Figure 5. X-ray before operation.

Figure 6. Pneumothorax before operation.

Fortunately, pulmonary atelectasis can return toward normal after deep inflation of the lung [5] . Patients who undertook abdominal surgery breathed rapidly with small tidal volumes and were unwilling or unable to inspire deeply. And also pain was traditionally assumed to be the principal causative factor for formation of the atelectasis, even though that was equivocal with other study [6] .

Our case had three factors which caused and contributed to the development the pulmonary atelectasis after operation, pneumothorax, rib fracture and splenectomy (traumatic rupture of spleen (Figure 5 and Figure 6). It was easily to form pulmonary atelectasis. He was told to inspire deeply by blowing balloons with pressure 8 - 10 cm H2O. 5 days later, with anti-infection preventative and blowing balloons continuously, the patient’s vital signs and chest x-ray normalized. The patient recovered uneventfully.

5. Conclusion

This case demonstrates the hemodynamic unstability that can occur as a result of pulmonary atelectasis and mediastinal shift after splenectomy, combined with rib fracture. Atelectasis and mediastinal shift can cause hemodynamic unstability that needs management urgently. Without bronchoscopy, blowing balloon slaw is effective and simple, and clinicians may have a try when face up this kind of rare case.

NOTES

*Corresponding author.

Conflicts of Interest

The authors declare no conflicts of interest.

Cite this paper

Zhang, S. , Xu, H. and Kou, Y. (2016) Blunt Abdominal Trauma Combined with Postoperative Atelectasis and Mediastinal Shift: A Case Report. Open Access Library Journal, 3, 1-5. doi: 10.4236/oalib.1102358.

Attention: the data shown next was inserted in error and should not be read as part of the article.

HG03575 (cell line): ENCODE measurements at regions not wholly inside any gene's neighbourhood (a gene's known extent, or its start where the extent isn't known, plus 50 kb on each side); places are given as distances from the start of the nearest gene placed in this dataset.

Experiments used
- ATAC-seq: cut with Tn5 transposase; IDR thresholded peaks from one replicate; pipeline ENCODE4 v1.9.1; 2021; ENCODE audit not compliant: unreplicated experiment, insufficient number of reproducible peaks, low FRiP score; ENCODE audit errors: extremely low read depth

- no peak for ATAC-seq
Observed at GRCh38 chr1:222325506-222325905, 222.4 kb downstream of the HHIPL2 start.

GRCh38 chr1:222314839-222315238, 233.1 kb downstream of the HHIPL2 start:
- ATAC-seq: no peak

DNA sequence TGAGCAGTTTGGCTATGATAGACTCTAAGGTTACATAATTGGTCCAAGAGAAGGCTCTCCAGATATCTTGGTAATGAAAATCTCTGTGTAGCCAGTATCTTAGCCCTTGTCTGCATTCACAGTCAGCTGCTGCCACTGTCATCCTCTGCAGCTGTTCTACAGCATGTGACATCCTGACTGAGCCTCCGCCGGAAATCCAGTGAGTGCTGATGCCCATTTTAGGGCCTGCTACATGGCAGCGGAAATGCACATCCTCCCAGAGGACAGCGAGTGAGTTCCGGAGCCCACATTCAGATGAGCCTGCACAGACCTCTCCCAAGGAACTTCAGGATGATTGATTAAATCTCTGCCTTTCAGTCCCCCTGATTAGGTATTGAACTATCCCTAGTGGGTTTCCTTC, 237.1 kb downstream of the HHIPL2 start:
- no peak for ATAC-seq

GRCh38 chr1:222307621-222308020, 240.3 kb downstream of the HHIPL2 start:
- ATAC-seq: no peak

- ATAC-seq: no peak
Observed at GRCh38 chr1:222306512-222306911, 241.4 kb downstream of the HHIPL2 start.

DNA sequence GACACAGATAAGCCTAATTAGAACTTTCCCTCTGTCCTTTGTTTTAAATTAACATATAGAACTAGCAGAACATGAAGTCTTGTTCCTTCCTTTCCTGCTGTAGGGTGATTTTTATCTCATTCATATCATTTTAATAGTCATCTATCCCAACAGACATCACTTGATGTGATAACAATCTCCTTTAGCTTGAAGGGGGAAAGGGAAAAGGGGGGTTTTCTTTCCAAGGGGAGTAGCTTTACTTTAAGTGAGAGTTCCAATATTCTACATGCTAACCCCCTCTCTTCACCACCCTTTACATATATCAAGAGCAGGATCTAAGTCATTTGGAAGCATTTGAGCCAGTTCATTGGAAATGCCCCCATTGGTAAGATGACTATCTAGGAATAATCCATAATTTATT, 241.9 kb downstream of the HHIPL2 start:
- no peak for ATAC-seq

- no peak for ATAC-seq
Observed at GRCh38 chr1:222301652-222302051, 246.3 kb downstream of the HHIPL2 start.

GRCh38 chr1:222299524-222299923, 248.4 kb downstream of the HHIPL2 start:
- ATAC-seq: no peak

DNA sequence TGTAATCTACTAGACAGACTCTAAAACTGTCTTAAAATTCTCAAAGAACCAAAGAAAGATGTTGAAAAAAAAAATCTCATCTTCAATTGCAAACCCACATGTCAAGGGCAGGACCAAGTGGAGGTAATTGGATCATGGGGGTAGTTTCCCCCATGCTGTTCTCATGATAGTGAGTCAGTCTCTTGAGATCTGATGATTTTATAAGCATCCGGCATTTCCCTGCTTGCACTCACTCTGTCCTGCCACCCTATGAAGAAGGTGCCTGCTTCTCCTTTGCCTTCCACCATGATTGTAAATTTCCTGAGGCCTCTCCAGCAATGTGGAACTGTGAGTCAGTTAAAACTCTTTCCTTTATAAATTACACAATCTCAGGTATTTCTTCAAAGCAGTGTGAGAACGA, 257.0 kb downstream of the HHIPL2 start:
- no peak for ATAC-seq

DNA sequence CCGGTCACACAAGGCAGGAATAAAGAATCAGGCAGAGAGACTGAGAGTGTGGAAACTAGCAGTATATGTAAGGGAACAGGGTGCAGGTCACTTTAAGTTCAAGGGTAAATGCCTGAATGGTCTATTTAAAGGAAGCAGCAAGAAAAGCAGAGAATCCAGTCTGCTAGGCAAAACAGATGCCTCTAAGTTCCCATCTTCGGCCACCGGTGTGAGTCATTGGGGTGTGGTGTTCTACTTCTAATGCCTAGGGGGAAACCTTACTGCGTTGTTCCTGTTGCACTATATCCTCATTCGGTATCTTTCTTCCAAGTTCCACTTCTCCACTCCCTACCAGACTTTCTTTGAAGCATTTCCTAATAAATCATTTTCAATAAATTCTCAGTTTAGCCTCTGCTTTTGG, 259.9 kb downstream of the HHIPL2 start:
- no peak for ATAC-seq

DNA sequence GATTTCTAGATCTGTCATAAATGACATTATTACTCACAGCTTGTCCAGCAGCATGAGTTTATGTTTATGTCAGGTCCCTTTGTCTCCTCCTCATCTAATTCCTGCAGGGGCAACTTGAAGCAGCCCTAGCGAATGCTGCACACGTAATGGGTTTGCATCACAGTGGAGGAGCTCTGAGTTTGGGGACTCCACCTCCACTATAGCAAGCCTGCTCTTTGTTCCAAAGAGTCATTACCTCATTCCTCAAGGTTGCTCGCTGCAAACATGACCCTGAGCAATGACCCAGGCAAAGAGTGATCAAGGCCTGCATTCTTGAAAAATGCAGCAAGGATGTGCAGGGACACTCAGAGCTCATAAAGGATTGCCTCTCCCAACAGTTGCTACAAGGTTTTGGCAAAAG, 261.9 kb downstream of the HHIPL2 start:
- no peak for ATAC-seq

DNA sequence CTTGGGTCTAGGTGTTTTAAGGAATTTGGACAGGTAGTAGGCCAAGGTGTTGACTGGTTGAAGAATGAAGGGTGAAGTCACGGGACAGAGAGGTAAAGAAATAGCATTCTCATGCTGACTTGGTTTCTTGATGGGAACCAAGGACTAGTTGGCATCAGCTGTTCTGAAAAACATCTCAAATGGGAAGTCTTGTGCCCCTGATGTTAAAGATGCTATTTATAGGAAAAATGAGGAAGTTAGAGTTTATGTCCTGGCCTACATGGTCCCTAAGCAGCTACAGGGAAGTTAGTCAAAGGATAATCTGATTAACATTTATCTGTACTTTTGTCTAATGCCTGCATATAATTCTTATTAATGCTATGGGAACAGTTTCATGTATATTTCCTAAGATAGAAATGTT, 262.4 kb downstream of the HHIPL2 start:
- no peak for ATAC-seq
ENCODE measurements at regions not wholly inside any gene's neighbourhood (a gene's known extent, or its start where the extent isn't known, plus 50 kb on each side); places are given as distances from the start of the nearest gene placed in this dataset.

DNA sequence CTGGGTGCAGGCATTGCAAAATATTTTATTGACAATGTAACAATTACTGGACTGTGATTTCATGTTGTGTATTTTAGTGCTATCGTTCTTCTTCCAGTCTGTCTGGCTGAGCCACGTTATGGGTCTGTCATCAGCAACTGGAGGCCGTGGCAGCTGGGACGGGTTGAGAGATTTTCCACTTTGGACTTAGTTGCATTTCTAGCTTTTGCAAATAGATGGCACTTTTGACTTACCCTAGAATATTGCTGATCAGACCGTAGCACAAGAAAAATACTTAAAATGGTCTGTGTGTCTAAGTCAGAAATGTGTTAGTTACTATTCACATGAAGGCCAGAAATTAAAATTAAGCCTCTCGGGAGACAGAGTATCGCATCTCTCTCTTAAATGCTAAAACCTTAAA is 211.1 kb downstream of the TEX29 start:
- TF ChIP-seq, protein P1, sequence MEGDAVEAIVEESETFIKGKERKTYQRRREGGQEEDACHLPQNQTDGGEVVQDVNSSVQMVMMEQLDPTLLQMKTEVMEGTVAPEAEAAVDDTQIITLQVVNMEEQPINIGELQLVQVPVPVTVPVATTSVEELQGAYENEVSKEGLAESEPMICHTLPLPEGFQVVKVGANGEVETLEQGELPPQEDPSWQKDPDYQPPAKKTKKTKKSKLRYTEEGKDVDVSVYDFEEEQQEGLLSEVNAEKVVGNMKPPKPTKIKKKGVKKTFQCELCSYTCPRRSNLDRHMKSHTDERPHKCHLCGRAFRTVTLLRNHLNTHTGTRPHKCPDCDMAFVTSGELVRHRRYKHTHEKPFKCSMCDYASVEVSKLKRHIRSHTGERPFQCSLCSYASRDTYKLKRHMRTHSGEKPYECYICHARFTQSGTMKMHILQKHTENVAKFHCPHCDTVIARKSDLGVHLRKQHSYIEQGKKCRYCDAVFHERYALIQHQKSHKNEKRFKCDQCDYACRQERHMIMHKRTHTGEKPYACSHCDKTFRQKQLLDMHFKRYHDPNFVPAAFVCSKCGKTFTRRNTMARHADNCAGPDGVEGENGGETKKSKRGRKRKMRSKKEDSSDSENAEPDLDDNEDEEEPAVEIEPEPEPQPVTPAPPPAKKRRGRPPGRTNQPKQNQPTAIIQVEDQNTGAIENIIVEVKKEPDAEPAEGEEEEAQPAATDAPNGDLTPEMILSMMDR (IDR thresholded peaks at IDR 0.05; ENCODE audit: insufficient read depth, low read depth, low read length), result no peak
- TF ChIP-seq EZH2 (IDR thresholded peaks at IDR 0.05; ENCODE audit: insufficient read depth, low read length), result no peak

References

[1] Mehta, N., Babu, S. and Venugopal, K. (2014) An Experience with Blunt Abdominal Trauma: Evaluation, Management and Outcome. Clinics and Practice; 4, 599.
http://dx.doi.org/10.4081/cp.2014.599
[2] Nechala, P., Tremblay, A. and Grondin, S.C. (2006) Bronchial Obstruction Ca-Using Mediastinal Shiftand Hemodynamic Compromise. The Annals of Thoracic Surgery, 82, 1916. http://dx.doi.org/10.1016/j.athoracsur.2005.10.043
[3] Rothen, H.G. (1998) HU: Ventilation and Perfusion Matching, Anesthesia Biologic Foundations. In: Yaksh, T.L., Lynch, C.L., Zapol, W.M., Maze, M., Biebuyck, J.F. and Saidman, L.J., Eds., Lippincott-Raven, Philadelphia, 1349-1366.
[4] Duggan, M. and Kavanagh, B.P. (1963) Pulmonary Atelectasis. Anesthesiology, 102, 838-854.
http://dx.doi.org/10.1097/00000542-200504000-00021
[5] Bendixen, H.H., Hedley-Whyte, J., Chir, B. and Laver, M.B. (1963) Impaired Oxygenation Insurgical Patients during General Anesthesia with Controlled Ventilation. New England Journal of Medicine, 269, 991-996.
http://dx.doi.org/10.1056/NEJM196311072691901
[6] Wahba, RW. (1991) Perioperative Functional Residual Capacity. Canadian Journal of Anesthesia, 38, 384-400.
http://dx.doi.org/10.1007/BF03007630